By then, far worse things had happened, as they might have in one of his stories. In 1960, a careening taxi had flung his infant son Theo against a bus, crushing his skull. Shunts failed to drain his cerebral fluid. Doctors gave up. Indomitable, Dahl brought together a pediatric neurosurgeon and a toymaker, who created the Wade-Dahl-Till valve, which saved Theo’s life. Dahl made sure it was marketed on a nonprofit basis.

All his life, Dahl said, “the key thing was not to get depressed and feel sorry for yourself. You had to rise to the challenge. Do something. Anything was better than nothing.” Alas, when his daughter Olivia died of measles in 1962 at age 7, he was bereft. “Life isn’t beautiful and sentimental and clear,” he told a former classmate. “It’s full of foul things and horrid people.”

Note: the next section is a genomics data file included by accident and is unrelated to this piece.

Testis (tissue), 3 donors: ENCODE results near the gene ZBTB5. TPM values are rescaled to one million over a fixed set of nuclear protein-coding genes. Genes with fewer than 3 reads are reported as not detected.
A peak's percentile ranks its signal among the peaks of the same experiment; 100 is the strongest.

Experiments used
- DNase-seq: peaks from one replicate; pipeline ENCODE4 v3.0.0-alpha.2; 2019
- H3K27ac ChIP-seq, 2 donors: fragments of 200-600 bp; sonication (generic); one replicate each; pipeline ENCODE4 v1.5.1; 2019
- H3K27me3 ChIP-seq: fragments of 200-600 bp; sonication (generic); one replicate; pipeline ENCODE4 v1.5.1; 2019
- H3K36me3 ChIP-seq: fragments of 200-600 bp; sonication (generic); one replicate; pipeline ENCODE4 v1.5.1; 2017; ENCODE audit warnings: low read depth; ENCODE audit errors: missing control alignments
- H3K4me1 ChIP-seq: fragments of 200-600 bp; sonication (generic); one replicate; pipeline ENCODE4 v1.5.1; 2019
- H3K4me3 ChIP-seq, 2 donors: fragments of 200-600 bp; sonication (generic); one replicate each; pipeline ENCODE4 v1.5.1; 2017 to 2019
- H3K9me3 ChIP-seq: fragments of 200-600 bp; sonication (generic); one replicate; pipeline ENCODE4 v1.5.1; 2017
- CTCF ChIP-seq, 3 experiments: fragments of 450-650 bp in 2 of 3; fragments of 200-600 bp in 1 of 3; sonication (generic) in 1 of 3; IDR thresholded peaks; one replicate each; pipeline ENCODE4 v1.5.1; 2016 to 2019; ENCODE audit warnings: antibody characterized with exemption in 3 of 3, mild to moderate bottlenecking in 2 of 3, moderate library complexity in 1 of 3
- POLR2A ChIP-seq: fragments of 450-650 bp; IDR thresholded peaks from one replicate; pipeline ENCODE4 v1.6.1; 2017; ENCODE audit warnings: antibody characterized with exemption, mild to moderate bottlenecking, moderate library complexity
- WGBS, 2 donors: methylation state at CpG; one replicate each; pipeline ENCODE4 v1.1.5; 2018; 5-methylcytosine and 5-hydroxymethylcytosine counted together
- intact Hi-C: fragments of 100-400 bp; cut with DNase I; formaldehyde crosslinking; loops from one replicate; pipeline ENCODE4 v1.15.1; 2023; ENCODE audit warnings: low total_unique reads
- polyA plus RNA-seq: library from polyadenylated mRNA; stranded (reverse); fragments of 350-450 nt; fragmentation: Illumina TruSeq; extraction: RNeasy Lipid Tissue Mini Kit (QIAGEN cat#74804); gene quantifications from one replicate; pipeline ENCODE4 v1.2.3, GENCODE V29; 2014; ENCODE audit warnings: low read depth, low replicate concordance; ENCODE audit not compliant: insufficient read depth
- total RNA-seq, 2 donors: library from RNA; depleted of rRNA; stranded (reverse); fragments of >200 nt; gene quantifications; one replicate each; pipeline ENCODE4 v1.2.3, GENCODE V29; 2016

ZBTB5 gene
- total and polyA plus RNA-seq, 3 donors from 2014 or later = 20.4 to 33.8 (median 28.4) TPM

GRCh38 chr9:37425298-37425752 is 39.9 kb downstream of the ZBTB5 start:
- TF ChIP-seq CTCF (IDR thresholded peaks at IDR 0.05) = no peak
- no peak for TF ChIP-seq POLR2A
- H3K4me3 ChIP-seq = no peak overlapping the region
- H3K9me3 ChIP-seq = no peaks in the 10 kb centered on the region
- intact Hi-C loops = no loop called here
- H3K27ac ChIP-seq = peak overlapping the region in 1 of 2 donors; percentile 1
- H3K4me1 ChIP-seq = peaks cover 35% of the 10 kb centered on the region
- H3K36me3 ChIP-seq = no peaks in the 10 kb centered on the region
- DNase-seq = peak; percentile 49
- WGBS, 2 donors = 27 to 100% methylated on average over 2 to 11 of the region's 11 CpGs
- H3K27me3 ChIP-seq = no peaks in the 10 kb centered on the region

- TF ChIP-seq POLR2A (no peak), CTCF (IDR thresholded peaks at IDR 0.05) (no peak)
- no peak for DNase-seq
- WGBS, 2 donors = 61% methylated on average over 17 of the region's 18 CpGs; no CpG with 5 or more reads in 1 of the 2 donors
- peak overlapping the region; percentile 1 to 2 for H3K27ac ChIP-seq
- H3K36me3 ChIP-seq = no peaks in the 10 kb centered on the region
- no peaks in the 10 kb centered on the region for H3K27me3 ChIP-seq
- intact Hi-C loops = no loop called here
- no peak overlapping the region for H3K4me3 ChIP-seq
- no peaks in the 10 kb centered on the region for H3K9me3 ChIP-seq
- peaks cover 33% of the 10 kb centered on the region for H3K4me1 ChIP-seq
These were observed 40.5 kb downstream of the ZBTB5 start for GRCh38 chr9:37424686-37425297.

No wonder, writes Dennison, that Dahl’s “darkest fictions portray without regret a world of cruelty, cynicism, misanthropy, and caprice. . . . [Yet he] provided his underdog heroes with the mechanisms for dealing with these emotions and the circumstances from which they might emerge.”

Late in his life, charges of anti-Semitism arose, especially when Dahl railed against Israel’s 1982 invasion of Lebanon. “Even a stinker like Hitler didn’t just pick on [the Jews] for no reason,” the New Statesman quoted him as saying.